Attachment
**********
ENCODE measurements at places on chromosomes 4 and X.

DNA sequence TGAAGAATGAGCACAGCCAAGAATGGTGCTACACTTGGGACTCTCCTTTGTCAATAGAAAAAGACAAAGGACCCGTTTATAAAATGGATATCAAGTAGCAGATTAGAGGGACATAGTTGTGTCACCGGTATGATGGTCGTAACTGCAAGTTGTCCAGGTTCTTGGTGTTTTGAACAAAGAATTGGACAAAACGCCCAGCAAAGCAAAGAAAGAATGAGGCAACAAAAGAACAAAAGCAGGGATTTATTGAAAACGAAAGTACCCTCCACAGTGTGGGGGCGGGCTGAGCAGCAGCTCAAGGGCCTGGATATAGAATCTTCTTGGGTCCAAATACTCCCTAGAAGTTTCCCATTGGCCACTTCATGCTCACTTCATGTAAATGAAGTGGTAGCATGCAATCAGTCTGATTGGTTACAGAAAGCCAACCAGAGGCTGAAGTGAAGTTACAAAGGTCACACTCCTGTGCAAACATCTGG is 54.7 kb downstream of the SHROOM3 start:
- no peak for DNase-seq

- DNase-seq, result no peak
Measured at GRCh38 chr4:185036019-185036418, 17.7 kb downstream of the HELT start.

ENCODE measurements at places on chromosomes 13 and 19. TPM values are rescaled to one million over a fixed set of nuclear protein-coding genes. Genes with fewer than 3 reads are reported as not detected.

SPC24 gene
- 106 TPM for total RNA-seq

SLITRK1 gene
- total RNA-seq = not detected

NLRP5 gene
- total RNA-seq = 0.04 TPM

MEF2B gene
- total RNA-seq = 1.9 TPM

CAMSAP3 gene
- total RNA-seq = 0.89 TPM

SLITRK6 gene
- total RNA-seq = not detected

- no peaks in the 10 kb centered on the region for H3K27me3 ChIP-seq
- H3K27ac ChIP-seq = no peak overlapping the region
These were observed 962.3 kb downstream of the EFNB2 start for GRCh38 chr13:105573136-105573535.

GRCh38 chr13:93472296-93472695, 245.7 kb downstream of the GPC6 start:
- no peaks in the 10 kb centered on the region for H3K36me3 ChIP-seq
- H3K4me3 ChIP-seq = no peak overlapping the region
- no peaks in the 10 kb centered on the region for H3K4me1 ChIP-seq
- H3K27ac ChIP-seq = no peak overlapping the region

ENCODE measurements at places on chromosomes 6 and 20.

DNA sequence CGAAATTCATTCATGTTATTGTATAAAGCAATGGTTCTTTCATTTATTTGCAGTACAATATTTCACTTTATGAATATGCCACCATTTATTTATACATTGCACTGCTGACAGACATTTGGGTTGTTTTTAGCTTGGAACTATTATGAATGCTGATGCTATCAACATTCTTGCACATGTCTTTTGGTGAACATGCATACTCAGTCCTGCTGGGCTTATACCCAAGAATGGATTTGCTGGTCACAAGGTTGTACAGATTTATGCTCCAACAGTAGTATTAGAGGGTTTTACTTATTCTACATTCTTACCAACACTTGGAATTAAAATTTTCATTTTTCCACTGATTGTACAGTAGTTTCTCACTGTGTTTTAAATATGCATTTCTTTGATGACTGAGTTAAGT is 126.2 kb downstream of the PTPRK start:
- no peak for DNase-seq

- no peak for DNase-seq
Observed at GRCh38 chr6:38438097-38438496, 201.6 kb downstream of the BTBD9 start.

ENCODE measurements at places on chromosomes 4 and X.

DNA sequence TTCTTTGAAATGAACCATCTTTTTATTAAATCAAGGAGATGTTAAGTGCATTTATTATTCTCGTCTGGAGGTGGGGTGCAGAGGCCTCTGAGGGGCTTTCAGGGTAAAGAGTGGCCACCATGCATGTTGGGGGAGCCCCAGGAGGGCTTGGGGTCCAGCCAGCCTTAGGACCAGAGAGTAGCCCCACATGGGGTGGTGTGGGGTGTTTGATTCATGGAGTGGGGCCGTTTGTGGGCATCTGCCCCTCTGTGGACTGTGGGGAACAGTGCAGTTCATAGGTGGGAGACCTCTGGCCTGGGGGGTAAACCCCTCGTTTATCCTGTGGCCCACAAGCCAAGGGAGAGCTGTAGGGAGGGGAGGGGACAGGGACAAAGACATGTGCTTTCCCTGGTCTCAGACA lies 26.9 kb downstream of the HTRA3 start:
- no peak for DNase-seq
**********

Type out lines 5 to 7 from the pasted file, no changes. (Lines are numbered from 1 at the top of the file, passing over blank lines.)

Measured at GRCh38 chr4:185036019-185036418, 17.7 kb downstream of the HELT start.

ENCODE measurements at places on chromosomes 13 and 19. TPM values are rescaled to one million over a fixed set of nuclear protein-coding genes. Genes with fewer than 3 reads are reported as not detected.

SPC24 gene